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Cell & Gene Therapy Insights

Cell & Gene Therapy Insights

CAR-T therapy for solid tumors: early clinical trials show positive response

Studies presented at the American Association for Cancer Research (AACR) conference provide early evidence for the efficacy of CAR-T cell therapy in treating solid tumors.

CAR-T therapies have emerged as potent tools for hematologic malignancies. However, the full potential of CAR-T cell therapy in solid tumors is limited because solid tumors upregulate co-inhibitory ligands that bind to inhibitory receptors on T cells and compromises its efficacy.

Researchers around the globe are working to develop ways to enhance its efficacy in solid tumors. Two studies presented at the ongoing AACR conference provide hope for the feasibility of CAR-T therapy in solid tumors.

In the first study presented by Dr Shoba Navai of Baylor College of Medicine, CAR-T therapy was shown to be effective in patients with HER2+ sarcoma, cancer of bone and soft tissues. The study was a phase 1 dose-escalation trial where HER2-CAR T cells was intravenously administered to 10 patients with recurrent/refractory HER2+ sarcoma after lymphodepletion. The treatment was reported to be safe and effective in some patients.

The investigators found that the CAR-T cells expanded in all but two patients and CAR-T cells could be detected in all patients six weeks after infusion. In one patient where the cancer had spread to bone marrow, a complete response was observed for 12 months, but it relapsed later; retreatment with CAR-T cells resulted in a complete response that has been ongoing for 7 months. Another patient where the cancer had spread to the lungs has an ongoing complete response for 32 months.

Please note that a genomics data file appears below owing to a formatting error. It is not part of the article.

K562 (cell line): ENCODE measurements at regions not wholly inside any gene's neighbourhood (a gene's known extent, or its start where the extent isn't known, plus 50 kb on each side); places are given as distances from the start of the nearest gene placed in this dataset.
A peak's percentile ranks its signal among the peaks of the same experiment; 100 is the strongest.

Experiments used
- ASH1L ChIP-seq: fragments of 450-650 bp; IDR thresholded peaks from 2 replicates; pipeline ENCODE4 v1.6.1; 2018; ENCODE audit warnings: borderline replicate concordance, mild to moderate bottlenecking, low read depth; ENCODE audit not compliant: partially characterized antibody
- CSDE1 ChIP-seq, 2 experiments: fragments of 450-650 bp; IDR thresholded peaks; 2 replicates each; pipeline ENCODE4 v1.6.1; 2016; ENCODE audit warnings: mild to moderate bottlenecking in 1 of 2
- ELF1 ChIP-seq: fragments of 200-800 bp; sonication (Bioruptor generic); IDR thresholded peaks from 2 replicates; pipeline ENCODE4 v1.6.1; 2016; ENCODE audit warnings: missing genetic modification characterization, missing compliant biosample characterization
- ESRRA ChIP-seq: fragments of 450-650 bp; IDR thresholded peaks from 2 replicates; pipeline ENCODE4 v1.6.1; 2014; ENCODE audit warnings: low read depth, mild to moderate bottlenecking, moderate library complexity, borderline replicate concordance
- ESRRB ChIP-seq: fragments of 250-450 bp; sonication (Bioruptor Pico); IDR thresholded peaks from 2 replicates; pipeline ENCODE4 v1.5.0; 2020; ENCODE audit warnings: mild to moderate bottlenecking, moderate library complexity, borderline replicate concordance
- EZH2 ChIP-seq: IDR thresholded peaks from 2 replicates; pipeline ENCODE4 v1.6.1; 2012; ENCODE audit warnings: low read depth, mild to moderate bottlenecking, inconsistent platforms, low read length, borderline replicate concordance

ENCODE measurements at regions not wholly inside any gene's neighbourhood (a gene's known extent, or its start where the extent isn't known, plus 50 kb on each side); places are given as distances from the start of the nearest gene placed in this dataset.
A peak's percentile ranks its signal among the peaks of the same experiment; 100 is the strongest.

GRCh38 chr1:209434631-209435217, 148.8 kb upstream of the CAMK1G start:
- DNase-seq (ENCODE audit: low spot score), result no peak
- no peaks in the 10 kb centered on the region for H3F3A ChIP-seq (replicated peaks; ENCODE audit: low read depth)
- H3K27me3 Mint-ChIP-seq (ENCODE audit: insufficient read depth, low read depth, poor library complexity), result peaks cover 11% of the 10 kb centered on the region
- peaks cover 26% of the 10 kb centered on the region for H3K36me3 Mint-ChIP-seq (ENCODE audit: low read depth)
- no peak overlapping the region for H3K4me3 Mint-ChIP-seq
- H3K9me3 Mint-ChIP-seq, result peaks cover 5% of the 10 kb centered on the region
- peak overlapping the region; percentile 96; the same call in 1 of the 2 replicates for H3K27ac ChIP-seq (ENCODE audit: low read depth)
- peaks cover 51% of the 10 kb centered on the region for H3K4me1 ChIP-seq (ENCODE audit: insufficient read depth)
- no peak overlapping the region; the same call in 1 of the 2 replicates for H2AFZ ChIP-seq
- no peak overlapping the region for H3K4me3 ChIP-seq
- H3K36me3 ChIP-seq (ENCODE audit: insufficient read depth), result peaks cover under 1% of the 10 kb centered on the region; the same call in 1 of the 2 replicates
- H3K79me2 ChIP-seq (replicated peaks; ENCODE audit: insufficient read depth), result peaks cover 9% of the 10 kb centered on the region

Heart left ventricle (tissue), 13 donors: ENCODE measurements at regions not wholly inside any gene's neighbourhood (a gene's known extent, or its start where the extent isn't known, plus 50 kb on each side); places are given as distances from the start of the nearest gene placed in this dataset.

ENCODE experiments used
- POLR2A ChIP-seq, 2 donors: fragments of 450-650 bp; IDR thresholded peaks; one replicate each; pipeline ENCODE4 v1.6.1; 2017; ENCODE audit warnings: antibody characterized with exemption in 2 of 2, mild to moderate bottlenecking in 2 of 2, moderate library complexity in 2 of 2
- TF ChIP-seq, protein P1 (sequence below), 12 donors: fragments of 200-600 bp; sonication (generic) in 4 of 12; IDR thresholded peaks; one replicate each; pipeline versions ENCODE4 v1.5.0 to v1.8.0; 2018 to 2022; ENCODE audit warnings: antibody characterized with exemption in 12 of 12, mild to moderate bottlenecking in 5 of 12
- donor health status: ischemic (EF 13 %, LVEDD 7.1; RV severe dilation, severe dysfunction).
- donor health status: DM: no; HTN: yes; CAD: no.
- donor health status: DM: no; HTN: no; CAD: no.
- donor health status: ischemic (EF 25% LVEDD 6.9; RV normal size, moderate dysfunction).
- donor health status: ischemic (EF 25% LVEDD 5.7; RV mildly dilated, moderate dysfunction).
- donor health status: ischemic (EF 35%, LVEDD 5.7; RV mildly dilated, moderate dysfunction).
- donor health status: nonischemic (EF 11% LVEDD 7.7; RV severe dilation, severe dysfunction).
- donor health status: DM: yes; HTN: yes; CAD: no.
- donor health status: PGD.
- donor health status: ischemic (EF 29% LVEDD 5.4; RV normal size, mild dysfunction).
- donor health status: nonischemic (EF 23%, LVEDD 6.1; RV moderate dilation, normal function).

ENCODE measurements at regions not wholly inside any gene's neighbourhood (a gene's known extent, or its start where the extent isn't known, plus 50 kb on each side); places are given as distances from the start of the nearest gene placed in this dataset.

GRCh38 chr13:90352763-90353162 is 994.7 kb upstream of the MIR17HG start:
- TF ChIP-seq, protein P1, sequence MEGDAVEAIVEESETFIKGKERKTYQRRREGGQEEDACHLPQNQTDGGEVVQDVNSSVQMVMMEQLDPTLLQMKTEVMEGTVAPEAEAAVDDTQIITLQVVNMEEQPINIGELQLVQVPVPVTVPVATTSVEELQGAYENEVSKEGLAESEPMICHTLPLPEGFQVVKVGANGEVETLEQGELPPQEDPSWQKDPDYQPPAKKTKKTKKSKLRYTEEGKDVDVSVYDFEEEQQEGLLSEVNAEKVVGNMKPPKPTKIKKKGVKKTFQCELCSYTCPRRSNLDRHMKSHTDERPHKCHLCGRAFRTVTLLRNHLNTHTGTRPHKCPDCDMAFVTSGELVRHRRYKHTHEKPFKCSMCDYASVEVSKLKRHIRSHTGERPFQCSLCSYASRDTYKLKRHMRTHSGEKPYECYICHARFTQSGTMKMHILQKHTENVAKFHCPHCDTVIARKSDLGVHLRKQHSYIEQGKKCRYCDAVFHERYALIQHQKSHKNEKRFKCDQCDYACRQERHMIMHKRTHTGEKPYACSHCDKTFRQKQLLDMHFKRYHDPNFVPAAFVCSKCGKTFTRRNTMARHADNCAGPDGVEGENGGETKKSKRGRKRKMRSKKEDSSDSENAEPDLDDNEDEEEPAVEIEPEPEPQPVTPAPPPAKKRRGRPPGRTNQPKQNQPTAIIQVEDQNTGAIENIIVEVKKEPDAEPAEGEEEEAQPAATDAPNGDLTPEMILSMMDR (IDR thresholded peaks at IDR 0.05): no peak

In the second study presented by Dr Prasad Adusumilli of Memorial Sloan Kettering Cancer Center, the team investigated the safety and clinical outcome of CAR-T therapy on a particularly aggressive form of lung cancer: malignant pleural disease from mesothelioma, a cancer of the protective lining of the lung, which results typically from inhaling asbestos.

The phase 1 trial was conducted in 21 patients and tested a second generation mesothelin-targeted CAR T therapy. Called as IcasM28z, these CAR-T cells had a safety suicide gene incorporated into it which could be switched on to kill CAR-T cells in case of unintended toxicity.

CAR T cells could be detected in the peripheral blood of 13 patients during the 38-week evaluation, and their presence was associated with more than 50% decrease in the levels of a mesothelin-related peptide in the blood and evidence of tumor regression on imaging study.

14 patients were given PD-1 checkpoint inhibitors in addition to CAR-T therapy as there has been preclinical evidences that show that CAR-T cells might be exhausted in large tumors and the effect could be revived by using PD-1 agents. After up to 21 cycles of treatment with an anti -PD1 agent, two patients had complete metabolic response at 60 and 32 weeks, respectively, and these responses are ongoing; five patients had partial response, while four had stable disease. The treatment did not cause any on-target, off-tumor or therapy related toxicity.

These results showed that mesothelin-targeted CAR T-cell therapy in combination with anti-PD1 agents was more effective in eradicating tumors and the team is now planning to conduct a combination therapy trial for the same.

Source: AACR: After blood cancer successes, CAR-T treatments see inroads for solid cancers; Press Release

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